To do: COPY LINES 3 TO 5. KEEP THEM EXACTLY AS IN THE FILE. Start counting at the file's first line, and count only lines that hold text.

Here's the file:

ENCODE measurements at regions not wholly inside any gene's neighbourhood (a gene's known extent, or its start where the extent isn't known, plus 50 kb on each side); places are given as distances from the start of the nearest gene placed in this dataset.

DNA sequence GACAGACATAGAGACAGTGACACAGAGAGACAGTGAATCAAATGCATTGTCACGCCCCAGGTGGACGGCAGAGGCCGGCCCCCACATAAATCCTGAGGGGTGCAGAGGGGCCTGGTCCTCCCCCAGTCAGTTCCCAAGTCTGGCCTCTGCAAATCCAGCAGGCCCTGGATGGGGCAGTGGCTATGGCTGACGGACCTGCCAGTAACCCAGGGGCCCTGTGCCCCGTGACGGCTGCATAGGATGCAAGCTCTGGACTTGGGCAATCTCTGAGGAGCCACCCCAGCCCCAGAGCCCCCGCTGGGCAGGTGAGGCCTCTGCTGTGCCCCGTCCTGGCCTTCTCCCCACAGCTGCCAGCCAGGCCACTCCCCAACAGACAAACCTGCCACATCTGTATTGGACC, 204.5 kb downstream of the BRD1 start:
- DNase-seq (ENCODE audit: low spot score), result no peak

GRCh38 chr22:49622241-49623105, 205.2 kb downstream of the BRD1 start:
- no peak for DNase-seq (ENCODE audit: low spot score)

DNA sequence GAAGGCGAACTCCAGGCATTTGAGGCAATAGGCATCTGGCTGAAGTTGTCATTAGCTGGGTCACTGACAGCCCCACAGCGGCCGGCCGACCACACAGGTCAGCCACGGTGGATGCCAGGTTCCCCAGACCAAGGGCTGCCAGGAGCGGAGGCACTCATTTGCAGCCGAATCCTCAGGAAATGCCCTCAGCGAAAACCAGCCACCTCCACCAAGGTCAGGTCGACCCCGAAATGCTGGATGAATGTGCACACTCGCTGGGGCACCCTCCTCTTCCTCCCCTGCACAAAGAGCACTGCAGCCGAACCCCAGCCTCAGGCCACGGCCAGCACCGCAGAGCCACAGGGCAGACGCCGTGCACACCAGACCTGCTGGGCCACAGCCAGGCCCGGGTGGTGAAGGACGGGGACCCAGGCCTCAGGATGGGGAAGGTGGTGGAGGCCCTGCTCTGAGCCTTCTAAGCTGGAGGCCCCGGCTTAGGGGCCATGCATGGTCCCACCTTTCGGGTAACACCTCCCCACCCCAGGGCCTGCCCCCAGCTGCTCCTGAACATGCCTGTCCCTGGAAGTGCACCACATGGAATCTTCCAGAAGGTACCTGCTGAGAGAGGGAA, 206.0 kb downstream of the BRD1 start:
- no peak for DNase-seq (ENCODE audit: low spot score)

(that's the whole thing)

- DNase-seq (ENCODE audit: low spot score), result no peak

GRCh38 chr22:49622241-49623105, 205.2 kb downstream of the BRD1 start:
- no peak for DNase-seq (ENCODE audit: low spot score)